How I became a technology convert after 22 years of teaching.
I used to worry that students would consider classroom technology a toy. Then, last spring, I took a district-provided, six-week course on designing curriculum with iPads. Each attendee received 10 iPads for their classroom. Examining content delivery, it is clear that videos engage students and aid in learning content. But finding great content can be a time-consuming task. The question becomes: How does a teacher gain access and time to successfully integrate technology into classroom instruction without it becoming cumbersome?
I add tech dimensions to tried-and-true assignments.
Now I am redefining my classroom with Substitution, Augmentation, Modification, and Redefinition, the SAMR model of computer technology. For example, my students have always been required to write a narrative story. With our new technology, we created a digital story to act out the written story. Students created settings and characters through drawings, toys, Legos, clay, and Stikbots. Then they took pictures of scenes and turned them into movies where they read their story with voiceover.
It was a wonderful introduction into how technology can redefine my students’ learning.
My Earth models is a project that embodies my transition to a STEM-focused classroom. In the past, students made posters and clay models of the Earth. This year, students used Tinkercad, an online 3D design site, to create a 3D model of the Earth. Sharing their 3D creations with the different layers and labels was awesome! Not only did this activity reinforce the layers of the Earth, but also it gives students practice using digital design tools. An article was shared with us from geologypage.com of a 3D model of the Earth.
My students engagement was evident in their comments on how similar our Earth models looked to this professional model. We discussed what tools the creator of the 3D model used compared to the tools we used.
This success has driven me to find ways to integrate technology in meaningful ways into more of my lessons, and I am finding many familiar resources have options available to me. Discovery Education is one of those. My students can access reliable information and video on their own, create boards to share experiments, and I can create assignments and quizzes for them.
Communication and assessment improves with technology too.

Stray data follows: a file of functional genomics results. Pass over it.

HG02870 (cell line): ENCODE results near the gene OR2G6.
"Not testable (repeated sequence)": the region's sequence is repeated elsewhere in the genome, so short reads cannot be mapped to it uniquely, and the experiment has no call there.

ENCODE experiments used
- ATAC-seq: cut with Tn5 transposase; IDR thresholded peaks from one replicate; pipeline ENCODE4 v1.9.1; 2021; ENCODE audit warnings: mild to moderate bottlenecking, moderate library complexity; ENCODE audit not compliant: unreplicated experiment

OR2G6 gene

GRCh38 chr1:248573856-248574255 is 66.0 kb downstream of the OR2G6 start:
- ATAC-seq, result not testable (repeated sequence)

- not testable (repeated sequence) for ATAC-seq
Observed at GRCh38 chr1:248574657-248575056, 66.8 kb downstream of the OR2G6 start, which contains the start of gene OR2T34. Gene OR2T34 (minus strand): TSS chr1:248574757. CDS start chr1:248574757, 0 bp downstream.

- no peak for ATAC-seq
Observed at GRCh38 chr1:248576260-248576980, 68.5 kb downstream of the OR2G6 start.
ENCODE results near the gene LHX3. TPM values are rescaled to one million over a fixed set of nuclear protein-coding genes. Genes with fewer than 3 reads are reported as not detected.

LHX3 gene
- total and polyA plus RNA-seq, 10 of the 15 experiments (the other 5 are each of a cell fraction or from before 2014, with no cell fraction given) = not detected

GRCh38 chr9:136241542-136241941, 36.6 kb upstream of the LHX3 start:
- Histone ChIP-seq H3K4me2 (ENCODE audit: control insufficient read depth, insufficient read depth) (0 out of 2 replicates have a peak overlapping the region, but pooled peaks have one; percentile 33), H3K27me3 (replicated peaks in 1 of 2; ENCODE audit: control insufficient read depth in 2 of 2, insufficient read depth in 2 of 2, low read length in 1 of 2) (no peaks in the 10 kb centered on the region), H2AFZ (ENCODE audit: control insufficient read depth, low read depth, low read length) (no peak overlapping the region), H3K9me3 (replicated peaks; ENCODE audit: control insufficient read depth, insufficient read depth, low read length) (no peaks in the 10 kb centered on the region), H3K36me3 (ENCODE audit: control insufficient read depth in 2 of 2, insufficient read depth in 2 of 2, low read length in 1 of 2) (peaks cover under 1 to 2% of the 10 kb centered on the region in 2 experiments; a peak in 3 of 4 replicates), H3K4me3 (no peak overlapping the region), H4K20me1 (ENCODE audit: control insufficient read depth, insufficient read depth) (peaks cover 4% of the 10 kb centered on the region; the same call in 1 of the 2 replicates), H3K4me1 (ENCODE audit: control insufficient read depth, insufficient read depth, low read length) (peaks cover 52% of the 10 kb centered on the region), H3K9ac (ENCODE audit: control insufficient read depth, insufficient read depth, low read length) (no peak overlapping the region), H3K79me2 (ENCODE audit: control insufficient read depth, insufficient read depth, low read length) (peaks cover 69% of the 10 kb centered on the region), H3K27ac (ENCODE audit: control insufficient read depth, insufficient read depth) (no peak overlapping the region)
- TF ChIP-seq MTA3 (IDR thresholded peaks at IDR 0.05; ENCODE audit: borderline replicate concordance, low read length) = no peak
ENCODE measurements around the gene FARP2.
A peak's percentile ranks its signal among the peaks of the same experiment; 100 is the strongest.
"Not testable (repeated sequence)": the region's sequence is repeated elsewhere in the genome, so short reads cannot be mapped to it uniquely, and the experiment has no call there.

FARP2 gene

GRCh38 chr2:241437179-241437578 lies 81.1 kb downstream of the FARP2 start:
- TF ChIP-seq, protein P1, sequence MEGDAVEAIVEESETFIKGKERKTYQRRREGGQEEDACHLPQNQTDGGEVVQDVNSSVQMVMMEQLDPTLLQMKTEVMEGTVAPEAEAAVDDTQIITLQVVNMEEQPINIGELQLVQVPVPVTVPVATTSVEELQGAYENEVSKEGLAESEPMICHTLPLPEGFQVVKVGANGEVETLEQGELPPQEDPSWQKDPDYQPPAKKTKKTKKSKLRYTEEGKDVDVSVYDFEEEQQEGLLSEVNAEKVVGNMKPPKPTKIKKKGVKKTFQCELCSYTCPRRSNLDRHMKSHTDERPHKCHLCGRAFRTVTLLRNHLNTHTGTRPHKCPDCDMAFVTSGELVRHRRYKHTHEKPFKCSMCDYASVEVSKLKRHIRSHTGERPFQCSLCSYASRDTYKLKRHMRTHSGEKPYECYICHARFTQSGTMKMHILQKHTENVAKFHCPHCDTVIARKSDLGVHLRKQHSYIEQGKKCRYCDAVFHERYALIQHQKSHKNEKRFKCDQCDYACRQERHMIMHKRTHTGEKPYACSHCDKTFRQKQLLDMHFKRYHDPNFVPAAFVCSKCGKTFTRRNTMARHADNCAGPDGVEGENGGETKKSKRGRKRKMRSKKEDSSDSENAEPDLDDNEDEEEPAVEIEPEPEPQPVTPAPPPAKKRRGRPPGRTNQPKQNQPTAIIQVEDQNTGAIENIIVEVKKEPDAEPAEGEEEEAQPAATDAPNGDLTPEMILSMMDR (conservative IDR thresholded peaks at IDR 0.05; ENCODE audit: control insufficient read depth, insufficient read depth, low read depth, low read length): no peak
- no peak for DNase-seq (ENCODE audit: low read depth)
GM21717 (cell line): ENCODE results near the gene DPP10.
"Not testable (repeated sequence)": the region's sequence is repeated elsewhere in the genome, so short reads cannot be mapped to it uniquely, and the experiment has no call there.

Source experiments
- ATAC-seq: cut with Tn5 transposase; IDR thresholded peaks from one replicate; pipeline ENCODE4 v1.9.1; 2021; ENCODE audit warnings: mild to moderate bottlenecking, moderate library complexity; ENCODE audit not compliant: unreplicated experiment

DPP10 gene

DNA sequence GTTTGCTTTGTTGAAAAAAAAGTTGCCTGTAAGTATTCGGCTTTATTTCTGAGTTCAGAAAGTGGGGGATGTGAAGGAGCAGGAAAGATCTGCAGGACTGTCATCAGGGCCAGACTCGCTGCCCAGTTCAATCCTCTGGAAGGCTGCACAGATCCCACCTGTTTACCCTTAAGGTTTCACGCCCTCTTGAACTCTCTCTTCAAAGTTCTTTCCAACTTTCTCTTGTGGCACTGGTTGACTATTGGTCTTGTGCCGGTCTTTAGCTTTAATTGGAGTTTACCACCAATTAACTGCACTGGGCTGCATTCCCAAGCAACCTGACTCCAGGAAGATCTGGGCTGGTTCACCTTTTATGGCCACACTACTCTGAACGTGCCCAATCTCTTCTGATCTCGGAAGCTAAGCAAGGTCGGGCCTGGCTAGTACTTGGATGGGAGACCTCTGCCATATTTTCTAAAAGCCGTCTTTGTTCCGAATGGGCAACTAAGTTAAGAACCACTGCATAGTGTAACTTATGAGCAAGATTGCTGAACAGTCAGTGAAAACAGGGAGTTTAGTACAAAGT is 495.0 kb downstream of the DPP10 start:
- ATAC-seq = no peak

The last digital assignment I gave my students sums up how it is changing my classroom. Each student was to identify a problem in a book they were reading and take a photo of the page. From this photo, they used digital tools to clarify the problem and respond to it using emoji’s and words. These were uploaded into our digital portfolios, where I graded them online. Parents viewed and commented on the work. My class was engaged not only with the digital tools but with the responses and connections they made with their parents.
Our classroom technology has made it easier for students to create digital portfolios using Seesaw. It also gives me a variety of visual and auditory assessments of student’s work, enabling me to have a clearer picture of their understanding of content. Being able to share their work digitally with their parents and each other has been a valuable communication tool. Through digital portfolios, parents have a closer connection to daily happenings in school and completed assignments. There is a better chance of parent-child discussions through digital portfolios than paper-based assignments.
If we live in a digital world, students should learn how to navigate it now.
Relinquishing control over classroom technology and thinking students would view the technology as a toy rather than a tool, this has not been an easy transition for me. I am always concerned about how much time children spend in front of a screen. We live in a digital world and jobs are becoming more technology based. The best way to educate our students about how to properly interact with technology is to adapt and use it in the classroom as a tool. Having students collaborate with online resources teaches them skills they will need in the workforce.
My concern with students viewing technology as a toy is gone. Now they are more fully engaged in their learning. They collaborate with each other; ask questions about how someone produced a piece to a project and are taking more time completing assignments because they are excited. The best part has been watching students who struggle academically with traditional school subjects; they are excelling using the digital tools to share their learning with their parents and myself. I can better evaluate my students’ learning using all of the tools available to me rather than just pencil and paper and have found this to be a more accurate picture of their growth.
I am hooked on STEM education. I use it for content delivery, digital assignments, and communication with parents.
Nicole Sarty is a 5th grade teacher-leader at the Galileo STEM Academy in Idaho’s West Ada District.
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